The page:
An arson fire on Aug. 25 may have destroyed the home of the Chabad Center for Jewish Life at the University of Delaware, but the Jewish, university and area communities are trying to turn the tragedy into a positive.
“We’re super surprised by the outpouring of love we’ve gotten,” said junior Grace Hollander of Scotch Plains, New Jersey, who is one of the organizers of a GoFundMe campaign by Students of Chabad UD to rebuild the Chabad center.
In little more than a day, the campaign raised $300,000 — from more than 6,000 donors — toward its $1 million goal and, as of the afternoon of Sept. 1, $499,074 had been raised through 8,700 donors.
“It’s an incredible sign,” said Chabad Rabbi Avremel Vogel, who has received messages of support from every faith-based community in the area. “It shows the world that there’s much more love than hate.”
The fire in Newark was first reported about 11 p.m. on Aug. 25 and it took about 45 firefighters to get the blaze under control in 40 minutes, according to Assistant State Fire Marshal Michael Chionchio. Nobody was hurt in the fire, and the building wasn’t occupied at the time Chionchio’s office ruled the fire an arson the next day, first estimating the damages at $75,000, but later increasing that amount to $200,000.
Chionchio said while the fire appears deliberately set — details can’t be released because an investigation is ongoing — there are no indications for now that the incident was a hate crime.
Anti-Defamation League Philadelphia Regional Director Shira Goodman said her organization will be monitoring the incident.
“It was very upsetting to the community, whether or not it was a hate crime,” she said.
Vogel said he lived in the small house until about a year ago and moved to a neighboring residence, whose backyard touches the Chabad house.
“We didn’t hear anything,” he said. “By the time I was notified, the fire was already out.”
The fire got some national attention from Democratic presidential nominee Joe Biden.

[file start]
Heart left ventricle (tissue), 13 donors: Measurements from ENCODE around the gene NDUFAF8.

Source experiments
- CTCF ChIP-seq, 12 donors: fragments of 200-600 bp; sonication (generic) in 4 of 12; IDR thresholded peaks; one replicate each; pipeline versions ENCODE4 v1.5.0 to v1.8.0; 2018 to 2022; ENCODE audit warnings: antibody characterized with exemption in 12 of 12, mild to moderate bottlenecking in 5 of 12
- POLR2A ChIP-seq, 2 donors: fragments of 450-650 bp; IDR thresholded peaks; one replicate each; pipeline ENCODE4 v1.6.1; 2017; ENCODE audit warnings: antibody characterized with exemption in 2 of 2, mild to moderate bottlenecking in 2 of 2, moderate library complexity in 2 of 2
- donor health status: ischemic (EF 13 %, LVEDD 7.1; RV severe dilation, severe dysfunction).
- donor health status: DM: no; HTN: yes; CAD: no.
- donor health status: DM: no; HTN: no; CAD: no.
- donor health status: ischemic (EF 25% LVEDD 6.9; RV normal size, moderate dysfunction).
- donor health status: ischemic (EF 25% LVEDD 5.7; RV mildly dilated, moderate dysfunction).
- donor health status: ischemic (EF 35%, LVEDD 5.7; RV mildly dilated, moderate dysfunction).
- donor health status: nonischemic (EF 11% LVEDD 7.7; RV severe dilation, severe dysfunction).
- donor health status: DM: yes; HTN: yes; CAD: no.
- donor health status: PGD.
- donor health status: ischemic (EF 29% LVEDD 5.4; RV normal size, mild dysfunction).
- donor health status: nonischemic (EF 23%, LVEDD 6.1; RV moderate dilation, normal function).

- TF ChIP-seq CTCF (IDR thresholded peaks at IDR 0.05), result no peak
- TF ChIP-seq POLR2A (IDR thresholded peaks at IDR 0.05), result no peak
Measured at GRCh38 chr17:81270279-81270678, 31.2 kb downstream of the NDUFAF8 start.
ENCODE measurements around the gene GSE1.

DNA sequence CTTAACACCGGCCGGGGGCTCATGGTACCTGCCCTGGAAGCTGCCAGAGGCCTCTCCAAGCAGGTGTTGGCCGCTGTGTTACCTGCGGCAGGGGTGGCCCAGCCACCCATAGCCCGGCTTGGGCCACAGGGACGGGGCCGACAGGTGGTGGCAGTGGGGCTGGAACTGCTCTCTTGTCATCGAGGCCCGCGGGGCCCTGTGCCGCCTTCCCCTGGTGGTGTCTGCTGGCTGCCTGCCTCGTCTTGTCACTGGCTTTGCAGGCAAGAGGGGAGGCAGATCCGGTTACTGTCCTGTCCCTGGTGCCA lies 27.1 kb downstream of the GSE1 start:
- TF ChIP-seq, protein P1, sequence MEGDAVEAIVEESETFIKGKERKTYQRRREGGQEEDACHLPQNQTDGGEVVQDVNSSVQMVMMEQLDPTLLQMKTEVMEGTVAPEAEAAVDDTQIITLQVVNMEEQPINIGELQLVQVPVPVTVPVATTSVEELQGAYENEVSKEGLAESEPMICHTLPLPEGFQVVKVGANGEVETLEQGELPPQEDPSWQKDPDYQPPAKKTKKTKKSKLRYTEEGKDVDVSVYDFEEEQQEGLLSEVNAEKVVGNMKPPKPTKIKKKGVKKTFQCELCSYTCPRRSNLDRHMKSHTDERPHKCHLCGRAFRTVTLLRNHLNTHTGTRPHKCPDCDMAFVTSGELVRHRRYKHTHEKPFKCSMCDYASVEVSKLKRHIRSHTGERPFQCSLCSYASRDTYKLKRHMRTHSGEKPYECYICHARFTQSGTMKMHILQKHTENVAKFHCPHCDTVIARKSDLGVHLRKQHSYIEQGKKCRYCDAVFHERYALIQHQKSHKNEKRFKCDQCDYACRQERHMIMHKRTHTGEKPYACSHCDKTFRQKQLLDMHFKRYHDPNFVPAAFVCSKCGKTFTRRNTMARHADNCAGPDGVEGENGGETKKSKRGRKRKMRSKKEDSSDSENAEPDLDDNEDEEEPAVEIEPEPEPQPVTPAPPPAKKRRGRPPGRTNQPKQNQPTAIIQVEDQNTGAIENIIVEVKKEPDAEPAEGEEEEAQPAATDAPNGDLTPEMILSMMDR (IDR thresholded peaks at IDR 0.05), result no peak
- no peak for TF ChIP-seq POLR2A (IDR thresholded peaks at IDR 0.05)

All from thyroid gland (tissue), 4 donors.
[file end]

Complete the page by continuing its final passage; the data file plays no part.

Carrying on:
The incident “is deeply disturbing — as an alum of @UDelaware and as an American,” read a tweet Aug. 27 from Biden’s Twitter account. “We need a full and swift investigation into what happened Tuesday night. With anti-Semitism on the rise across the country, we all have a moral obligation to speak out and give hate no safe harbor.”
Hollander said the lofty fundraising goal is to make the Chabad building, which was cramped, bigger and better than before to serve more people.
About 100 to 200 students regularly visit the Chabad building, with more visiting occasionally.
“The little blue house means so much to the students who found inspiration, community, connection, and even love there. Yes, many marriages started out by meeting each other at the little blue house,” the GoFundMe introduction reads. “It wasn’t fancy, it was well worn, lived in, and much loved. It was theirs, and the students thronged there every Friday night.”
Aside from spending every Shabbat there, Hollander spent time preparing food, helping during holidays and participating in educational and freshmen programs.
“It’s just a huge part of my life,” she said.
The Newark Post said there are 2,250 Jewish undergraduates at the university, which is about 13% of the undergrad population.
Hollander said she’s never experienced negativity or anti-Semitism during her time on campus.
The Delaware fire isn’t the only one involving a Chabad in recent weeks.
The Chabad Jewish Center in Portland, Oregon, caught fire twice the previous week, although the cause of the blazes is still unknown, JTA reported.
Anyone with information regarding the Delaware fire is asked to call the fire marshal at 302-323-5375 or Delaware Crime Stoppers at 1-800-TIP-3333. PJC
This piece originally appeared in the Jewish Exponent, an affiliated publication to the Pittsburgh Jewish Chronicle.